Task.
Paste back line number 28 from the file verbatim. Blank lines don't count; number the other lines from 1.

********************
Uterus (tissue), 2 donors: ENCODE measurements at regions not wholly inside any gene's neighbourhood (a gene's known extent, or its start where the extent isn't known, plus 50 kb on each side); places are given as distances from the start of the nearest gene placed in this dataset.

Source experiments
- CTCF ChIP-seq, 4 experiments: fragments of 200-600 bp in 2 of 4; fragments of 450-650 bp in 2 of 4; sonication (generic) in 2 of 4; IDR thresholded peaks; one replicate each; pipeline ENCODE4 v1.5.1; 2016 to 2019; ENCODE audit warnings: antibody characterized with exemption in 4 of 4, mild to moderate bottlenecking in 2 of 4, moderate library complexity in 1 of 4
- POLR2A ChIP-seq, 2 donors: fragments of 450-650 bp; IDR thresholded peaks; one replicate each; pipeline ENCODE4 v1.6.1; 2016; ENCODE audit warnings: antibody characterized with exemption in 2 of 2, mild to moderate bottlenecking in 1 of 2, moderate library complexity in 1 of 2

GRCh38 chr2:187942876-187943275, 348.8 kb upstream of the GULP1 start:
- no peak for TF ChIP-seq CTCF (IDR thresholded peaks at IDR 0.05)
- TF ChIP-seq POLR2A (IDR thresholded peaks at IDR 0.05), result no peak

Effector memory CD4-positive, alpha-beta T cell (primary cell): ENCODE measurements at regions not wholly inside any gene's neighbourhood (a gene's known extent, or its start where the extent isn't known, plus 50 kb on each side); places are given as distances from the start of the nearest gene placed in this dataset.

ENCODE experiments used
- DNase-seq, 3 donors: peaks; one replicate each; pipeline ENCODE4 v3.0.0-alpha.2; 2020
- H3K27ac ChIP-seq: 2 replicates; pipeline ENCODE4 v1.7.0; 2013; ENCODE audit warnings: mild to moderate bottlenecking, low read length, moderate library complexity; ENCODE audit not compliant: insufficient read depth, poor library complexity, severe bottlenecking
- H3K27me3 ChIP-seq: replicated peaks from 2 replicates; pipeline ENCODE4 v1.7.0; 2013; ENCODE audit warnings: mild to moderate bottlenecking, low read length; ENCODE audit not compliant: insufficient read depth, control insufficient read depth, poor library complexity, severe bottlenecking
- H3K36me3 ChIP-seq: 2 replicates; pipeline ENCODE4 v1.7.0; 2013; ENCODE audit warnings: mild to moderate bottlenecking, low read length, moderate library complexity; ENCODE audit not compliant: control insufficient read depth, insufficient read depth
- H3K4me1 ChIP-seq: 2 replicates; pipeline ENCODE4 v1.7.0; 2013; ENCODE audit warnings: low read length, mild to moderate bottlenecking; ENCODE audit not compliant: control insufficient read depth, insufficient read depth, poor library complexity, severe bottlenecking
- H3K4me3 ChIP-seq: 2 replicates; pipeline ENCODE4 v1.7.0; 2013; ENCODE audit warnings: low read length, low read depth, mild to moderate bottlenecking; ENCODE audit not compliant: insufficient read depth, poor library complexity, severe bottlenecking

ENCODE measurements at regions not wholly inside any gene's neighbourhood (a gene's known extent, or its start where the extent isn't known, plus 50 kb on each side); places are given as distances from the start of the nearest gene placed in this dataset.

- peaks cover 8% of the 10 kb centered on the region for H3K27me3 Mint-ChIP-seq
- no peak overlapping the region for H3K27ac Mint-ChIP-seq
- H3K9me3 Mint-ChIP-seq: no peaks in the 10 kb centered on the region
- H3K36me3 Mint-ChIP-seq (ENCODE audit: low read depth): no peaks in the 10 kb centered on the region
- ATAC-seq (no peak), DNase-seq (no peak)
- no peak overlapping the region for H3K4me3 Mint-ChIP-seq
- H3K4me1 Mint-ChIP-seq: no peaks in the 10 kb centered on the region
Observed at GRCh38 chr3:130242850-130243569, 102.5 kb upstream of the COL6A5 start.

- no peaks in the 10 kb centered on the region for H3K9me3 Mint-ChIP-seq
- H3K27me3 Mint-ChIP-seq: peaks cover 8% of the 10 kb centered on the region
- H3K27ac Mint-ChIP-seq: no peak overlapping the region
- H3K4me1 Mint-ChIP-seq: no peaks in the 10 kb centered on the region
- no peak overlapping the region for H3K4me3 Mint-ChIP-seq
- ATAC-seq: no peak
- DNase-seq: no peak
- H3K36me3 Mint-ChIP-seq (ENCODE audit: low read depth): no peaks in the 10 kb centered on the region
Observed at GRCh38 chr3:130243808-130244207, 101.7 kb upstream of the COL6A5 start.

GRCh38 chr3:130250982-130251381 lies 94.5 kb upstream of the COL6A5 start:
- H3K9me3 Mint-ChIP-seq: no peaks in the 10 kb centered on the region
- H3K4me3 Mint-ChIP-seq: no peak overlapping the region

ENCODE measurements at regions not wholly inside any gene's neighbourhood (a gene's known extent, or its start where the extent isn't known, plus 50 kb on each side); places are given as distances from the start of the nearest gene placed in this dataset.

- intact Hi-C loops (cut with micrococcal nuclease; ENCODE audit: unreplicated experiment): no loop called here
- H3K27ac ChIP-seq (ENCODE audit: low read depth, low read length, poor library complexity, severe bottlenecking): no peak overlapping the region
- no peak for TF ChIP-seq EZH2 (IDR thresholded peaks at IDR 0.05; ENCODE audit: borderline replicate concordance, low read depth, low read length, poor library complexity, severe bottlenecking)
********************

- H3K4me1 Mint-ChIP-seq: no peaks in the 10 kb centered on the region